Making Sense of Organizational Members' Silence: A Sensemaking-Resource Model

Ryan S. Bisel, Elissa N. Arterburn

Research output: Contribution to journalArticlepeer-review

13 Scopus citations

Abstract

This study presents a sensemaking-resource model of employee silence. Working adults (N = 180) provided retrospective accounts of a decision to refrain from giving upward negative feedback. Constant comparative analysis revealed workers justified their silence as a reasonable course of action by drawing on 2 sensemaking resources: expectation and identity. Emanating from these resources, participants gave 5 reasons for remaining silent: (a) predicting harm to themselves, (b) constructing the supervisor as responsible, (c) questioning their own expertise, (d) predicting supervisors' deafness, and (e) constructing timing as inopportune. The study concludes with implications for organizational silence research.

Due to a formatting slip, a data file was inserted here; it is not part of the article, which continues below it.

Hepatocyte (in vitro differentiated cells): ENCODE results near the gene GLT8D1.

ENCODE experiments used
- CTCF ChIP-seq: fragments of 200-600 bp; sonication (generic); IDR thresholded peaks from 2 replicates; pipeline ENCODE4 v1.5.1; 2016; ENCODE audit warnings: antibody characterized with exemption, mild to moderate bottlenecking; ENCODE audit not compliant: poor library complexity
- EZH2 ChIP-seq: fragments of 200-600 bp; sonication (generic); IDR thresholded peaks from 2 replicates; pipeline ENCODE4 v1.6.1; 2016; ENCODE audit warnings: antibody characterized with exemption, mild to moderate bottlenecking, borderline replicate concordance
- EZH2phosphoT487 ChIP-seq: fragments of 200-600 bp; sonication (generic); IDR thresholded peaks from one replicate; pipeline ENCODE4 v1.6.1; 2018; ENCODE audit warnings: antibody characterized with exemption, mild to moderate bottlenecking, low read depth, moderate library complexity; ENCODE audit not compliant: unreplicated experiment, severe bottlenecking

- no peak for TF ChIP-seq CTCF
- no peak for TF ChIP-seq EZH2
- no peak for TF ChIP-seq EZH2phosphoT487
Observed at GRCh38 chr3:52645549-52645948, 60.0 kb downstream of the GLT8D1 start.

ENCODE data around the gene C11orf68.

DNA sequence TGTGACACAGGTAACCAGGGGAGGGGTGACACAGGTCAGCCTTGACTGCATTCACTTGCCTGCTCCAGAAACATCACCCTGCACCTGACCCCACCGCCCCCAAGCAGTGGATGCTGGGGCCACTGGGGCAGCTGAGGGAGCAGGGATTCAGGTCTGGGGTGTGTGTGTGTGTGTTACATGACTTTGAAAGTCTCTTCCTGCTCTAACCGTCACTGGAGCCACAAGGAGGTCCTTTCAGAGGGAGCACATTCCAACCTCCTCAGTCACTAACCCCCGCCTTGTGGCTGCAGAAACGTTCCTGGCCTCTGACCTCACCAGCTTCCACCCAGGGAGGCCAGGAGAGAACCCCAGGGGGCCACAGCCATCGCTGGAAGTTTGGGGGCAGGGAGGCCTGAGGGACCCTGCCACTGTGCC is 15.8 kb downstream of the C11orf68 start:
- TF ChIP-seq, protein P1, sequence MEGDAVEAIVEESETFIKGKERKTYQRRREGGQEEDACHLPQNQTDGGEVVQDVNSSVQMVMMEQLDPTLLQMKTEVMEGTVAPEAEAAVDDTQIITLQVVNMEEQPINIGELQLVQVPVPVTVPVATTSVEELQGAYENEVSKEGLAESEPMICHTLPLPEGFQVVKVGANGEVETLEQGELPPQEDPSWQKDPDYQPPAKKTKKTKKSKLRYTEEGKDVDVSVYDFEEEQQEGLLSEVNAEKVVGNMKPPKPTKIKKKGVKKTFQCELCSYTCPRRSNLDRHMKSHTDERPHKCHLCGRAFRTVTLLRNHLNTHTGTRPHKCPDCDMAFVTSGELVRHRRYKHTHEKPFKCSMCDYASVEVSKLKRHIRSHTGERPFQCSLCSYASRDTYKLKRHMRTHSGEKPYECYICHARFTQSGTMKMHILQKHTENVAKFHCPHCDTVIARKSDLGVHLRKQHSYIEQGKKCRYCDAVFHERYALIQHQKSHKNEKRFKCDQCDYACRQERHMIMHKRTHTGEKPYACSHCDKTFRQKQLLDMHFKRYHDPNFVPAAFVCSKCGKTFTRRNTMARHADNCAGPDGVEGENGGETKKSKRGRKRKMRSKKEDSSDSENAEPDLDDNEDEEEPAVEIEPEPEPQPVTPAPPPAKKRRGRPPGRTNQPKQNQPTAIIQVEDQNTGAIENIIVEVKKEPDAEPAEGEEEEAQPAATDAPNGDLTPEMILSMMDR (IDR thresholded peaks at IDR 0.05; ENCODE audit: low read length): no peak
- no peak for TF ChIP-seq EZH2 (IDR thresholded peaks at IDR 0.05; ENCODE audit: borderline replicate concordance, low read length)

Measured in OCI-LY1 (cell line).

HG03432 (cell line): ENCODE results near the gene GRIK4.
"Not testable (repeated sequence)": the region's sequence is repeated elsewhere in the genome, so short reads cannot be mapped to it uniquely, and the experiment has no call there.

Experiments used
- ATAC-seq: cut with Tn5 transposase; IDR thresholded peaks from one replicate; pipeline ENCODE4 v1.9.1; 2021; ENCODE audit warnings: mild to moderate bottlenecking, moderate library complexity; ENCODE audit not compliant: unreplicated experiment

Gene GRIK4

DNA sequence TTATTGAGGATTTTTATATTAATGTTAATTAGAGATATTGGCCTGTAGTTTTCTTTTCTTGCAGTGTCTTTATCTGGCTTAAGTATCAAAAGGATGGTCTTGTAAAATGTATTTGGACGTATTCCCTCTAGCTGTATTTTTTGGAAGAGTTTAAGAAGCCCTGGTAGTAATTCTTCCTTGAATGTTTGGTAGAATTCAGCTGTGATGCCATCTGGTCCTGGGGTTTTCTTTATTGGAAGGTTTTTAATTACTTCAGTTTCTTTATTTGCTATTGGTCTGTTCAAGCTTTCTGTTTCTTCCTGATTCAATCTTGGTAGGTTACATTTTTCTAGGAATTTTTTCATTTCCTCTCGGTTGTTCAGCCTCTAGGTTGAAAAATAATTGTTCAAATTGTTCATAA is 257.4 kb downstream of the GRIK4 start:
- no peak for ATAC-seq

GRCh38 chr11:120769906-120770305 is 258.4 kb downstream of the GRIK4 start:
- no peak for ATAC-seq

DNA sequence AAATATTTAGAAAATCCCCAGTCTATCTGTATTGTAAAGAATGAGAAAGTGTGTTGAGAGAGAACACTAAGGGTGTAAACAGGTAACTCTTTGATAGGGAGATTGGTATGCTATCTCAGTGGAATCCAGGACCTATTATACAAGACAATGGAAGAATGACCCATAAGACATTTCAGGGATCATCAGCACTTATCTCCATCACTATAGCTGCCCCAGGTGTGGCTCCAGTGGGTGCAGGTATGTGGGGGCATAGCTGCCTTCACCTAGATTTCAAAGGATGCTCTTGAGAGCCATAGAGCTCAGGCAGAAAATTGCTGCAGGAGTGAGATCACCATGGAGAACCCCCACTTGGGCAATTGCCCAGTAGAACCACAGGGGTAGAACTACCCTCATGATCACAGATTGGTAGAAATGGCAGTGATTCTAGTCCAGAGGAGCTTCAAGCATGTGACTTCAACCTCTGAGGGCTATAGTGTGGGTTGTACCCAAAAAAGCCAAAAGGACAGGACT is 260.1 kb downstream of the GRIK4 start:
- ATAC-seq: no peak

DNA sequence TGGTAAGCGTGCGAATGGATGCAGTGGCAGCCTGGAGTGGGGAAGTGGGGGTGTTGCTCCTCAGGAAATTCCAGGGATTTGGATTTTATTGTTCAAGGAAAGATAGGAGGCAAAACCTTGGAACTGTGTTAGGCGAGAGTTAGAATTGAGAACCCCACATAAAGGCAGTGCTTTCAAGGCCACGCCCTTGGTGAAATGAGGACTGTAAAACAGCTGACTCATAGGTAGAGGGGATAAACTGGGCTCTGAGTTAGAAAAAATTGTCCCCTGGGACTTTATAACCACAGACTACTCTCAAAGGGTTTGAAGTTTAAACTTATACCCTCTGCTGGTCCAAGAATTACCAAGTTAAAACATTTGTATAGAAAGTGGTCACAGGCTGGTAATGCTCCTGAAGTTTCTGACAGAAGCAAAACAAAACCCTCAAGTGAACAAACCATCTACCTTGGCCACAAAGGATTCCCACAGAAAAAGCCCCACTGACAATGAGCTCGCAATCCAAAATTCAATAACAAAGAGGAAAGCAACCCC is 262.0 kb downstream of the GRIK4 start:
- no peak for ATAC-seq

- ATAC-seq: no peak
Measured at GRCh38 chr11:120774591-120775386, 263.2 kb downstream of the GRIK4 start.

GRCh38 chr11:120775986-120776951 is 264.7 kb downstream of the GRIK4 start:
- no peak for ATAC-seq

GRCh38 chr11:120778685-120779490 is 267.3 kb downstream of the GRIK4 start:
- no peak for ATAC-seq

Original languageEnglish (US)
Pages (from-to)217-226
Number of pages10
JournalCommunication Research Reports
Volume29
Issue number3
DOIs
StatePublished - Jul 2012

Keywords

  • Dissent
  • Organizational Communication
  • Organizational Silence
  • Sensemaking

ASJC Scopus subject areas

  • Communication

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